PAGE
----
In September 2008, the defendants petitioned the U.S. Supreme Court to review the 9th U.S. Circuit Court of Appeals' holding that the state was not meeting its legal obligation to English-language learners.
On November 3, 2008, the District Court began further hearings on compliance issues.
On January 9, 2009, the U.S. Supreme Court agreed to hear the appeal of lower-court rulings that the state was not abiding by federal law and was not adequately funding programs for English-language learners. In Horne v. Flores, 129 S. Ct. 2579 (2009), the Supreme Court reversed. It held that the District Court and Court of Appeals improperly evaluated the case by simply deciding whether a previous order had been satisfied. They went on to explain that the defendants could also be relieved from the previous order in the event that changed circumstances made its enforcement inequitable. On remand, the Supreme Court directed the District Court to examine (1) whether the State's switch to structured English emersion constituted a changed circumstance which would warrant relief, (2) whether the provisions of NCLB constituted a changed circumstance which would warrant relief, (3) whether Arizona's efforts to reduce class sizes, teacher to student ratios and teacher quality constituted changed circumstances which would warrant relief, and (4) whether Arizona's increased funding to ELL constituted a changed circumstance which would warrant relief. Furthermore, the Court directed the District Court to re-examine the alleged state-wide noncompliance with the EEOA, as there were neither factual findings nor evidence on record supporting that allegation.
The 9th Circuit supplemented this order on September 1, 2009 by vacating the District Court's contempt order and award of attorneys' fees.
On March 28, 2013, Judge Collins granted the defendants' motion to dismiss the plaintiff's statewide claims. Judge Collins, in granting the defendants' motion to dismiss and vacating the Jan. 24, 2000 judgment, stated that the factual basis of the case had changed: the adoption of Structured English Immersion methodology; the enactment of the No Child Left Behind Act, structural and management reforms; and an increase in overall education funding. Further, the plaintiffs advanced only one statewide claim, alleging that the implementation of the "four hour model" (an ESL model requiring four hours of language instruction per day, in this case being applied differently throughout the state) constituted a statewide EEOA violation. Judge Collins concluded that, because the plaintiffs only presented evidence from a few school districts, they did not establish standing to bring a statewide claim. Judge Collins held that the plaintiff's "statewide" claim required, instead, district-by-district analysis. The plaintiff appealed to the 9th Circuit Court of Appeals, where oral argument was held in January 2015.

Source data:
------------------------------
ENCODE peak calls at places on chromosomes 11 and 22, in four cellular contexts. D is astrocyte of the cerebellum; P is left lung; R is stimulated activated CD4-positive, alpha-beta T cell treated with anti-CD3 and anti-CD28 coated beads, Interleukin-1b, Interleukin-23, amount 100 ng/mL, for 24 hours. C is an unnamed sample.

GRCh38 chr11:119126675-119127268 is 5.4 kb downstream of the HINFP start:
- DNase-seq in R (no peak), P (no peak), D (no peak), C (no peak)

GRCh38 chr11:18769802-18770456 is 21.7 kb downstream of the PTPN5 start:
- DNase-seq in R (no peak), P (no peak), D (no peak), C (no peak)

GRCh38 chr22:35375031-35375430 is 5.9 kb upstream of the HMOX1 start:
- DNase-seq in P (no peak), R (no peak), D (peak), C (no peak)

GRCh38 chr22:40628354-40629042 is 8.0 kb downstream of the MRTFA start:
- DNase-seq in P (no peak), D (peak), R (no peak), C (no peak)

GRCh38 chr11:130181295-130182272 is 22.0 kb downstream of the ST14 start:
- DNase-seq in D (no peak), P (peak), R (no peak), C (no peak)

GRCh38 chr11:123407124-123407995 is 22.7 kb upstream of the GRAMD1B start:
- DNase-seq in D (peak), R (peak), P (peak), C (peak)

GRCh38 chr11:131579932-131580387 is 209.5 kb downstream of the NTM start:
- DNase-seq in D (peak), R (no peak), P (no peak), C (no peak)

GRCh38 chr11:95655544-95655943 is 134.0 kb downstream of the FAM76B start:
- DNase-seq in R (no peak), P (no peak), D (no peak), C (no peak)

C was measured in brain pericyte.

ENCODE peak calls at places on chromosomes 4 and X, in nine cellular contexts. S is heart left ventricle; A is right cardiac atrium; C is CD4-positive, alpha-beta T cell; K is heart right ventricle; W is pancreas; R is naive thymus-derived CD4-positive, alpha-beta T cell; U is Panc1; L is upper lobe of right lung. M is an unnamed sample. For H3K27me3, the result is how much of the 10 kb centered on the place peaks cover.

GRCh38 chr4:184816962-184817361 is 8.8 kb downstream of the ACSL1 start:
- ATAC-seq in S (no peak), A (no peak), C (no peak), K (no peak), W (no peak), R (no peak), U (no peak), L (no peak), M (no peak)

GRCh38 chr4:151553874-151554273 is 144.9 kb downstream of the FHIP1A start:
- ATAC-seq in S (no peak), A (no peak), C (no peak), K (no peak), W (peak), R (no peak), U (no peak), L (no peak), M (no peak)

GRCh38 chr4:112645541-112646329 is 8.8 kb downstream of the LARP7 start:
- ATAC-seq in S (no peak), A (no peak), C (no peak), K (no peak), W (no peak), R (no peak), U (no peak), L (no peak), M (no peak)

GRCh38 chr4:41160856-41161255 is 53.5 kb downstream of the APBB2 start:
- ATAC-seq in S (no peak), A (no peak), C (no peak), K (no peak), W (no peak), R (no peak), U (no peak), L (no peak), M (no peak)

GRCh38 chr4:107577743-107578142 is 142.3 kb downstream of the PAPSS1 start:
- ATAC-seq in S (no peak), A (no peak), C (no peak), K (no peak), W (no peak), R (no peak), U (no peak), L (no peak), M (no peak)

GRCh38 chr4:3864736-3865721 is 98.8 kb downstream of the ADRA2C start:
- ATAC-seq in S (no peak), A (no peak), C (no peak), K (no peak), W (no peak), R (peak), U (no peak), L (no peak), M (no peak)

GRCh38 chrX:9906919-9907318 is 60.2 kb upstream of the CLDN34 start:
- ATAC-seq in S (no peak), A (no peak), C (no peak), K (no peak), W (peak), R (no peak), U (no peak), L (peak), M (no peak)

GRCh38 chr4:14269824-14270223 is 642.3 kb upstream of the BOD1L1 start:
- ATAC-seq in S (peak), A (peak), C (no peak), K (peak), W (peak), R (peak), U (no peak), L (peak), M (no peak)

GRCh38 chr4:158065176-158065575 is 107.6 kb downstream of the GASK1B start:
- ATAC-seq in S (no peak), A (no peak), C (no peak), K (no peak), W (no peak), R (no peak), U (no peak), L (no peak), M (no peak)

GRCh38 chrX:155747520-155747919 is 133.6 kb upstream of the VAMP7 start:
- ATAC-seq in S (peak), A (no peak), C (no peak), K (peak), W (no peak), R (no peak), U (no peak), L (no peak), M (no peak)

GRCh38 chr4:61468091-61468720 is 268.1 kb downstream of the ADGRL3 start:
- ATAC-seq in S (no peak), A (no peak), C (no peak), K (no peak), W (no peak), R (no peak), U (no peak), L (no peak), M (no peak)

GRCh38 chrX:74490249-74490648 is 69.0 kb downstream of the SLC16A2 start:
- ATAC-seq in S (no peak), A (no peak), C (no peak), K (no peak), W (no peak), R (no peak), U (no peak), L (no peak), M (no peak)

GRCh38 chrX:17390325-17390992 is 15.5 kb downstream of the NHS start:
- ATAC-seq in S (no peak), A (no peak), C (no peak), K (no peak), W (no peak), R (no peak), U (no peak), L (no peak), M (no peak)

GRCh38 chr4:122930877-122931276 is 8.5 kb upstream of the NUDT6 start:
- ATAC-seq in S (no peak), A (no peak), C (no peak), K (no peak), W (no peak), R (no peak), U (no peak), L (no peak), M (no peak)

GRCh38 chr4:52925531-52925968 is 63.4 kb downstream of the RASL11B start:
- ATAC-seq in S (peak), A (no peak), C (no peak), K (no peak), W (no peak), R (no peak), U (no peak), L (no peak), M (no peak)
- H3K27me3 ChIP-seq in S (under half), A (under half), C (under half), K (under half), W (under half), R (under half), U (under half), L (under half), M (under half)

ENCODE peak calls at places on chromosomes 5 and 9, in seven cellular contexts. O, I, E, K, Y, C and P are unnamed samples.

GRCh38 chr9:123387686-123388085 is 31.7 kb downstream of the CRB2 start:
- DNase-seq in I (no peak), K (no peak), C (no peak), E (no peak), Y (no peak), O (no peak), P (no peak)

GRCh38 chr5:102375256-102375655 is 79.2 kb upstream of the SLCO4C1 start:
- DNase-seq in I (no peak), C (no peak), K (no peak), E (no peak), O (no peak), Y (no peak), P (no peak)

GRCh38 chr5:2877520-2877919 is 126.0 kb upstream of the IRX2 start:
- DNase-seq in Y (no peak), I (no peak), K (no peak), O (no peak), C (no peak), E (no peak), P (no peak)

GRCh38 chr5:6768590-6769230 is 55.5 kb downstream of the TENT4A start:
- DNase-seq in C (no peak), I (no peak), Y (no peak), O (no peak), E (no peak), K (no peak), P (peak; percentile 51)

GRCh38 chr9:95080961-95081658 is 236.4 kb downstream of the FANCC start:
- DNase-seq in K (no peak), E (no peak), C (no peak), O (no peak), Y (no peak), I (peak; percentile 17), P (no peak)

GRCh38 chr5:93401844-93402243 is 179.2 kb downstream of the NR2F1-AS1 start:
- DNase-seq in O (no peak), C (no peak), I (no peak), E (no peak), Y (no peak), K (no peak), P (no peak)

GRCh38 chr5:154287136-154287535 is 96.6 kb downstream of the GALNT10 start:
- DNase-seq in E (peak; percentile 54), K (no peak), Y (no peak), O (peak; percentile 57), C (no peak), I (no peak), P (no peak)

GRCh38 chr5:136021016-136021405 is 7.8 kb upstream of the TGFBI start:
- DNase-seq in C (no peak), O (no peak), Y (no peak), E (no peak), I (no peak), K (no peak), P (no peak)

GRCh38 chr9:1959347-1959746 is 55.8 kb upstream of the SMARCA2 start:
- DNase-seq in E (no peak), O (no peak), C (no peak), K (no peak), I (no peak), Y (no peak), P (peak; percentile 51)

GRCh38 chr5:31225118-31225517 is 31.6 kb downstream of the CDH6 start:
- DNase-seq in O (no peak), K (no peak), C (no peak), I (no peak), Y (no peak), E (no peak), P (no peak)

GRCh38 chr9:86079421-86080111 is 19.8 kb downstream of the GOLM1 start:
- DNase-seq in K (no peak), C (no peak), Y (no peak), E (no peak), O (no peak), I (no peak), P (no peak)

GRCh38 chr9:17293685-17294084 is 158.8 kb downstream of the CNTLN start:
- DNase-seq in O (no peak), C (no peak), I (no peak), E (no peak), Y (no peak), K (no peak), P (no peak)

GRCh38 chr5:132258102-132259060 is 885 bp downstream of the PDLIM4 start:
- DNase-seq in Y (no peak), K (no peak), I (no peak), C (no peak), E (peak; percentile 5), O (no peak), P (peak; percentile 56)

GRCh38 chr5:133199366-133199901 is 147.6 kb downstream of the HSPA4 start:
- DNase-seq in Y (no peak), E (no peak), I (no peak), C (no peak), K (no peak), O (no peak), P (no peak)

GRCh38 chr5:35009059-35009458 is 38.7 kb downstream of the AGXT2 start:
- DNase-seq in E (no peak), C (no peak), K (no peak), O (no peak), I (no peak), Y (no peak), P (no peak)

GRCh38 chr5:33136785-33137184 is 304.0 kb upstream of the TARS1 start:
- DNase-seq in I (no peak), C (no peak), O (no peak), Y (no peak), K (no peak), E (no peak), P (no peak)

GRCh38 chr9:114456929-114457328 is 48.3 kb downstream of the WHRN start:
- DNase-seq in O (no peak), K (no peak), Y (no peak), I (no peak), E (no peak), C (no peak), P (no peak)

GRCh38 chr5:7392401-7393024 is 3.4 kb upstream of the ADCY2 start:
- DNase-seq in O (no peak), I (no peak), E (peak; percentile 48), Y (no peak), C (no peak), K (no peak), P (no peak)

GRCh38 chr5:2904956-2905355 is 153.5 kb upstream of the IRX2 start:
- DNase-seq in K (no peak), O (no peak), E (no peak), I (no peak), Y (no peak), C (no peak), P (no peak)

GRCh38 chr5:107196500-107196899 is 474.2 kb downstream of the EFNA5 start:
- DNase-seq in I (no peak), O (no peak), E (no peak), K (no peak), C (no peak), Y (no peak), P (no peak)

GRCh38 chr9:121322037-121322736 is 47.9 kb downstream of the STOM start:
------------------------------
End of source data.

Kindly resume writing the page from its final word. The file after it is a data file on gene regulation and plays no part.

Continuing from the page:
In June 2015, The 9th Circuit Court of Appeals issued its mandate. Based on the record, the court found that the plaintiff's challenge to the four hour model failed on its merits. The 9th Circuit affirmed the district court's finding that ELLs are appropriately exposed to the necessary academic content at some point during their education. Furthermore, the plaintiff's claims of ELLs segregation were unsupported by the evidence. The four hour model was a relatively recent program and there was not a lot of evidence on ELL performance; based on the evidence that did exist however, the 9th Circuit affirmed that the plaintiffs could not show their challenges to the program required maintaining an injunction. The district court's vacation of the injunction was affirmed. If new EEOA violations emerged, however, a new lawsuit could be brought. Joshua Arocho - 07/17/2012
Kevin Nomura - 03/02/2015
Carolyn Weltman - 02/21/2016